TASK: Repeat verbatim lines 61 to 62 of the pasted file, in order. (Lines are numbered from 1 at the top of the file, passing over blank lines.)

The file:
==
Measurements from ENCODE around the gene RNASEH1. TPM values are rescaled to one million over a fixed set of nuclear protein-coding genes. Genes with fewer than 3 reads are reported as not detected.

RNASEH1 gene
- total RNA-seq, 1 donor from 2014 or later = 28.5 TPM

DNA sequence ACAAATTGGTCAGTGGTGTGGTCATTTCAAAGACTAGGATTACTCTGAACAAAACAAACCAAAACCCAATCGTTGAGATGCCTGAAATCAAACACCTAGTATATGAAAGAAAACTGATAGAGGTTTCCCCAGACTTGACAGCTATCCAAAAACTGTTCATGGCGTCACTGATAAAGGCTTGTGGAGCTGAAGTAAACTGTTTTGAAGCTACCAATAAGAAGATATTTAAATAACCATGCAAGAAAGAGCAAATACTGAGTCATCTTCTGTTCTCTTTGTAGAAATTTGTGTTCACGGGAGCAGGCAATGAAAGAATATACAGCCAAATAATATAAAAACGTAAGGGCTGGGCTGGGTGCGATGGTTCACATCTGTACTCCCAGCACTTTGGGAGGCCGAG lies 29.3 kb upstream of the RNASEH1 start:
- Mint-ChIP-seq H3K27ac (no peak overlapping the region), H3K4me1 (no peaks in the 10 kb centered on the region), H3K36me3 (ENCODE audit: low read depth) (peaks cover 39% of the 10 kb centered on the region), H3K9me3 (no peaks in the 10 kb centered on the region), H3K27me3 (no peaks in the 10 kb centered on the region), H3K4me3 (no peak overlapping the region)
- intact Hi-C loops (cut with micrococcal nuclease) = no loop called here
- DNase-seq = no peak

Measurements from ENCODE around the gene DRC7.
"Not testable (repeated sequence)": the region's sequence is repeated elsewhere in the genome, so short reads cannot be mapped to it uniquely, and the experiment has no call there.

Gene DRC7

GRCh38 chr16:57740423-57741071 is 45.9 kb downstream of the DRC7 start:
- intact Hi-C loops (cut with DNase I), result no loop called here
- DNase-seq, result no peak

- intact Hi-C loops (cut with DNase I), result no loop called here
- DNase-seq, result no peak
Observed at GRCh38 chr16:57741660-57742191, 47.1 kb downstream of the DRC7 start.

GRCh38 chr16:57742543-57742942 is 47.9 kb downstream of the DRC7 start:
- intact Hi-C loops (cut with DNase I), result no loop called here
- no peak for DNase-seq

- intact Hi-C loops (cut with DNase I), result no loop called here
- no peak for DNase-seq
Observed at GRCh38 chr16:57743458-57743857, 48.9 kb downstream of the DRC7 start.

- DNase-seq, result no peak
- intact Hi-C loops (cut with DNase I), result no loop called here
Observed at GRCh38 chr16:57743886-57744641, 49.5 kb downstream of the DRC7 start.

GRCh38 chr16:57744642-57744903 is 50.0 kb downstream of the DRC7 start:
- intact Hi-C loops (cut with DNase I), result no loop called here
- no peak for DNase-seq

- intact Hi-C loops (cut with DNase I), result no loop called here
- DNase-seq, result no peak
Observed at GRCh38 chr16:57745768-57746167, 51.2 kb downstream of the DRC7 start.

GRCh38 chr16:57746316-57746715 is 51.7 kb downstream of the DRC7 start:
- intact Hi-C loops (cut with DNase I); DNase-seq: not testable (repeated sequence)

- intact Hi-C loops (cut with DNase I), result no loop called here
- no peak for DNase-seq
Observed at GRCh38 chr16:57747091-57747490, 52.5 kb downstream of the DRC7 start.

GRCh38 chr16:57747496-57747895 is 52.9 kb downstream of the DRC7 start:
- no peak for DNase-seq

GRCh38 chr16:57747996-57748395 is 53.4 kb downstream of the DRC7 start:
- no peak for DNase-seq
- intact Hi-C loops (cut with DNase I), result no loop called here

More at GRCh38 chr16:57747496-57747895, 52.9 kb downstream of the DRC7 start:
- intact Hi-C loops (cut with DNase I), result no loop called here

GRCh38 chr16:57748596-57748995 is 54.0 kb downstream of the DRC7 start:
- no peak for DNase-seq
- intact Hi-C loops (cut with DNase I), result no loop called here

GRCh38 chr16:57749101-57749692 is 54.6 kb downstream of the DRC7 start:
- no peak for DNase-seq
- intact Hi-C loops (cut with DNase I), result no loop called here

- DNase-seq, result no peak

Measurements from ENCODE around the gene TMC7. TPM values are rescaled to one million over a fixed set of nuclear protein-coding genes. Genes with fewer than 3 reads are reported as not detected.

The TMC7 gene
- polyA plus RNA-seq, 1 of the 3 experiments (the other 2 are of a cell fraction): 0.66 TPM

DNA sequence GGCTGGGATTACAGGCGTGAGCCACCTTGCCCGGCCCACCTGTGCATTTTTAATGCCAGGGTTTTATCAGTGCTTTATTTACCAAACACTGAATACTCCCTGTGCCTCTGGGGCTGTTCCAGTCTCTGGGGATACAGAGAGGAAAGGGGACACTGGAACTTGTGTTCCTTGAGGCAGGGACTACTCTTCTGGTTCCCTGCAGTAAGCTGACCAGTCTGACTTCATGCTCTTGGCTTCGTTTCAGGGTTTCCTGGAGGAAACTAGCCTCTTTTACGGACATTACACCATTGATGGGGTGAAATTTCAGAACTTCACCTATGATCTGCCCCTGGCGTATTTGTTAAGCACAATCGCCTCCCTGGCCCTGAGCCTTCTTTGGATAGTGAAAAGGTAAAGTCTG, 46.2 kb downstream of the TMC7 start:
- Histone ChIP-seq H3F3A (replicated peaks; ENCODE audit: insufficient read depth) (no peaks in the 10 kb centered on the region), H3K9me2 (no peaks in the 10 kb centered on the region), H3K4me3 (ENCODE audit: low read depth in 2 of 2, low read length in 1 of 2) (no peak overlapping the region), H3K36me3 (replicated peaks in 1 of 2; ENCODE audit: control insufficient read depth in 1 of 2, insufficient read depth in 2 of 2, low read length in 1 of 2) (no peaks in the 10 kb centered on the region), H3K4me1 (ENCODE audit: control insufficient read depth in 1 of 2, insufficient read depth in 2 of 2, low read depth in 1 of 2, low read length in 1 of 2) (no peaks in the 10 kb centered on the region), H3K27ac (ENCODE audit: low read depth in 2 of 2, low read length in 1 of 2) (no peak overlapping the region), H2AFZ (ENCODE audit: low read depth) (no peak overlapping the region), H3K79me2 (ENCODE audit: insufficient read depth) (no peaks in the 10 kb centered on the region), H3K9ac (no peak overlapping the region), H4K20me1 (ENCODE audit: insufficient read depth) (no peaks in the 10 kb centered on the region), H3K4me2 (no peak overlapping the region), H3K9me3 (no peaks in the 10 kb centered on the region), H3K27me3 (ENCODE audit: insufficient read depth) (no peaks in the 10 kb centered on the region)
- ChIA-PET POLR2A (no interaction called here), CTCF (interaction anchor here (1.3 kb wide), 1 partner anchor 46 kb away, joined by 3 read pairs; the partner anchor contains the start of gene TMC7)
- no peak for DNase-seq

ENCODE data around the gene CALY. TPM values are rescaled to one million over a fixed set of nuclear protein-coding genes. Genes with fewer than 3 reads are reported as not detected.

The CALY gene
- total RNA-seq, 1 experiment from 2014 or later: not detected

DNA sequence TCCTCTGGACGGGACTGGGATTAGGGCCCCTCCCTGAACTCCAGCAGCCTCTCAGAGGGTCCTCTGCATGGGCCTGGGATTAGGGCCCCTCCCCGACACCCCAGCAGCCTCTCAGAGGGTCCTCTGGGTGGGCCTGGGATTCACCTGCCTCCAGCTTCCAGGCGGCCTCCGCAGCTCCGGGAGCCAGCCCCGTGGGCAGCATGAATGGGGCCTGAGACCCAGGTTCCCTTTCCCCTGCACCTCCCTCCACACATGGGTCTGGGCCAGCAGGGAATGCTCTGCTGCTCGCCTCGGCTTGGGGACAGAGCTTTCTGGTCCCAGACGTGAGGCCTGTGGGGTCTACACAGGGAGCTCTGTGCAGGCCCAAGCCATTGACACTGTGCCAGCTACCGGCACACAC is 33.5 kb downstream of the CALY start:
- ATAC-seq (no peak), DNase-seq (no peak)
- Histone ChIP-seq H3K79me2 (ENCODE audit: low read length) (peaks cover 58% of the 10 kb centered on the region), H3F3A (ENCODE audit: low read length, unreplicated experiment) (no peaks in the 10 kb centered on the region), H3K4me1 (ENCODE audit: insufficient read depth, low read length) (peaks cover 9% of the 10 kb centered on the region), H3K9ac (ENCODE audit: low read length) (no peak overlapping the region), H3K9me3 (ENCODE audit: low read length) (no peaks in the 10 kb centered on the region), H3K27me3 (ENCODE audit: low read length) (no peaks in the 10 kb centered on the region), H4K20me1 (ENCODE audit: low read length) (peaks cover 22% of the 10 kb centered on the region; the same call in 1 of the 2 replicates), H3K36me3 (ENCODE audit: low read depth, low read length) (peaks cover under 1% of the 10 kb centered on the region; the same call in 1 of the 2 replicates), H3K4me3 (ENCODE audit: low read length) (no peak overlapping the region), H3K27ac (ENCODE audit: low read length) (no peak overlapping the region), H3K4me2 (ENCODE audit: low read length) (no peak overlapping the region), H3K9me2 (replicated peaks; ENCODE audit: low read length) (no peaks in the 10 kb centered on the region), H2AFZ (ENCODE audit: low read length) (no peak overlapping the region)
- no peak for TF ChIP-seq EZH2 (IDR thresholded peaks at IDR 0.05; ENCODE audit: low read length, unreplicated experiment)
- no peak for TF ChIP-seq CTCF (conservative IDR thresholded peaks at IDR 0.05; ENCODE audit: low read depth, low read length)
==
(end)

DNA sequence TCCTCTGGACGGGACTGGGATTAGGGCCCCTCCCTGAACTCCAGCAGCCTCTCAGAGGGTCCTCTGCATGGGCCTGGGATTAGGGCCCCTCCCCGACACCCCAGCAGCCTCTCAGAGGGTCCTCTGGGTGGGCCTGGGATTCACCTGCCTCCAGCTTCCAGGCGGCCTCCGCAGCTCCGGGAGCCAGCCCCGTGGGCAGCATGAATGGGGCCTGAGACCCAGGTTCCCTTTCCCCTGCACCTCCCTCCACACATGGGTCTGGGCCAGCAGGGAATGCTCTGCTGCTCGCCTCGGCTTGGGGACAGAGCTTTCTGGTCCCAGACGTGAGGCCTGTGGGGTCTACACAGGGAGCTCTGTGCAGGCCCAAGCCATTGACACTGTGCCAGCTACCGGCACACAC is 33.5 kb downstream of the CALY start:
- ATAC-seq (no peak), DNase-seq (no peak)